In part, a person’s well-being is related to their external circumstances. People who are working and have a certain level of material wealth tend to be much happier than the homeless guy living under a bridge. People who are healthy tend to be happier than those suffering from cancer or other disease. But a person’s well-being is also dependent on how the person thinks and feels about their living conditions. For instance, some people are happy living in poverty. Some people who are suffering from debilitating illness or disease are happier than healthy people. Why is this so?
What determines our level of happiness?
Positive psychologists, such as Sonja Lyubomirsky, have determined what factors create our happiness. They’ve created the “Happiness Set Point” Theory. It states that three factors determine a person’s happiness: 50% of our happiness is genetically determined; 10% of our happiness is externally determined by social conditions such as feeling connected to society and economic conditions such as earning a living; 40% is determined by how we think and feel about ourselves and our lives.
The theory suggests that we tend to gravitate to a predetermined level of happiness, one that is genetically predetermined. And so, some people have a predisposition to be happier than others, for a variety of reasons. Perhaps the person is born an extrovert or thinks more optimistically. Perhaps the person is blessed with an artistic talent to learn to play the guitar, to sing, to write, to think creatively.
But this Happiness Set-Point Theory also suggests that we can change our level of happiness, we can improve it, increase it, make our lives happier, when we make the decision to become happier, and then take responsibility for increasing the level of happiness in our lives.
The Three Paths to Happiness
In his book “Authentic Happiness”, well-respected psychologist, Martin Seligman, has identified three paths to happiness: the pleasant life, the engaged life, and the meaningful life. He suggests that the happiest people lead lives filled pleasure, engagement, and meaning.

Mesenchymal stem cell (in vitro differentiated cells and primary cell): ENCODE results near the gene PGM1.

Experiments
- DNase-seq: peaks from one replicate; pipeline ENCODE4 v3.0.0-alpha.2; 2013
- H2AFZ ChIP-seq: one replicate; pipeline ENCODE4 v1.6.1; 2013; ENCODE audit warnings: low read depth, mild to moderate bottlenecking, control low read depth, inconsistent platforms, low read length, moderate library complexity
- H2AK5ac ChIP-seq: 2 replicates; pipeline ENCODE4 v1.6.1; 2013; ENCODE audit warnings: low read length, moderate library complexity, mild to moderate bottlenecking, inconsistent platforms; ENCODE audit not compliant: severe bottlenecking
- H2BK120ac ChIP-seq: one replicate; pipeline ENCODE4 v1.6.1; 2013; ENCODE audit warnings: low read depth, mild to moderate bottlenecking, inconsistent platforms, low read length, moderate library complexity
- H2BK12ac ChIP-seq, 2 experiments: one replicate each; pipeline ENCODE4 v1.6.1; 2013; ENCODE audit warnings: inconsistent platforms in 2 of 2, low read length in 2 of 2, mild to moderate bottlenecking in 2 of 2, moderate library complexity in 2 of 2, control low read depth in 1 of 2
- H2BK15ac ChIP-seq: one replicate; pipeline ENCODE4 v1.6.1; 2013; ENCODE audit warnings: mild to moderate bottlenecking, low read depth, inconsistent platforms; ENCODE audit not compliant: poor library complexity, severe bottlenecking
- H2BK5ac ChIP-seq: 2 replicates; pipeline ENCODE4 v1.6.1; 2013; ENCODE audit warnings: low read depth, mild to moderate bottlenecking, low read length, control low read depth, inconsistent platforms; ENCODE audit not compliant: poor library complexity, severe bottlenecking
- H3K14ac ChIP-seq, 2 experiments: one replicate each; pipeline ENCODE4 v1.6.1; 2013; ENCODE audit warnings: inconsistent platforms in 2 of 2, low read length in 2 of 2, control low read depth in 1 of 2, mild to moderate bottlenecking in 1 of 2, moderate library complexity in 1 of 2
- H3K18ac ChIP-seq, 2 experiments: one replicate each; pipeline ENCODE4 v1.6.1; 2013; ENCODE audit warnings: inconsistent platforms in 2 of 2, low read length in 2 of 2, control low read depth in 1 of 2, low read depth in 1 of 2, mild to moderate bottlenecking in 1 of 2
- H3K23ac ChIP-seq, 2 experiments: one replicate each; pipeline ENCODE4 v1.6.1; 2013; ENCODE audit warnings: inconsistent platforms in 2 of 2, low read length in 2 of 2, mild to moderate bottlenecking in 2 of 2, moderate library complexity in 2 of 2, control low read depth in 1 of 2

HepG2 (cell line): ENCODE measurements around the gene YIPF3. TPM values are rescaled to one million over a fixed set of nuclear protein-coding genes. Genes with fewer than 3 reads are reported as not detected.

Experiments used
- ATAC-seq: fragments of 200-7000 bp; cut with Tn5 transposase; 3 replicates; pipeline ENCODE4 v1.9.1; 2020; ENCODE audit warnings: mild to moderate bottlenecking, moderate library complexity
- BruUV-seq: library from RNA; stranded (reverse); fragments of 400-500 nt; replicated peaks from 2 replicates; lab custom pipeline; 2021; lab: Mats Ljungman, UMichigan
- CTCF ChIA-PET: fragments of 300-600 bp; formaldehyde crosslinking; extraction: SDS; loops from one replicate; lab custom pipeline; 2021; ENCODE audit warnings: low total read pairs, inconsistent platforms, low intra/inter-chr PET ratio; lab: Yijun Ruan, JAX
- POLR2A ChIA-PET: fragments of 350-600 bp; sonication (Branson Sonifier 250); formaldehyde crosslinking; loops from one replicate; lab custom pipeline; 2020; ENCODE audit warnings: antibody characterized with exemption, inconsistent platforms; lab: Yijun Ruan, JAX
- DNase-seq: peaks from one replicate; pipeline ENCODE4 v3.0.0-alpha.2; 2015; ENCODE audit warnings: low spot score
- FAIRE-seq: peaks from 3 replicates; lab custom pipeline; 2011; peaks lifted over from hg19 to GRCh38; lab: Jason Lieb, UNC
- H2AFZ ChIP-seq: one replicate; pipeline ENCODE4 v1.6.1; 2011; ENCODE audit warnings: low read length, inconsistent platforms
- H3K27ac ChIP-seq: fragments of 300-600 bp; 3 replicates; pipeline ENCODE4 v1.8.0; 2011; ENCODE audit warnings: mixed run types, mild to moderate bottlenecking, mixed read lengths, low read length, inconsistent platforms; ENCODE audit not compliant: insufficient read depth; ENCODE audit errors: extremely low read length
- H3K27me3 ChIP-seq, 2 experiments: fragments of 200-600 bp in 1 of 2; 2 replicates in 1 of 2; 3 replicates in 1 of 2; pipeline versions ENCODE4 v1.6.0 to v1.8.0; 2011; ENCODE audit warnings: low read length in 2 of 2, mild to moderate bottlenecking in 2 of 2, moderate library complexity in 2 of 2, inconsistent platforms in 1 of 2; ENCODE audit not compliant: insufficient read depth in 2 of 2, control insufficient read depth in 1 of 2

The Path of the Pleasant Life
There is no question that we can find happiness through pleasure, such as buying a new car or bigger home, purchasing a new pair of jeans or getting a massage, taking a summer vacation to the cottage or a trip to some faraway exotic destination.
The person who walks the path of the pleasant life seeks enjoyment of sensory pleasures, such as food, sex, rock music, drugs, alcohol, a joyride on a roller coasters, hot showers the kinds of things that make you go, “Ahhhhhhhhhhhhhhhhh.”
Pleasure as a path to happiness is often associated with the hedonist, a person who lives by the maxim “seek pleasure and avoid pain.” This type of person focuses on enjoying the present, often recklessly, and ignoring the future consequences of their actions. This type of person often lives on the hedonic treadmill.
The Hedonic Treadmill
When people seek happiness through instant gratification and pleasure, they often become like rats on a treadmill, constantly chasing an exciting relationship, big paycheque at work, trip to an exotic destination, purchase of a bigger car, or an intense thrill in their leisure time, like smoking weed. They thrive on constant novelty and thrill seeking.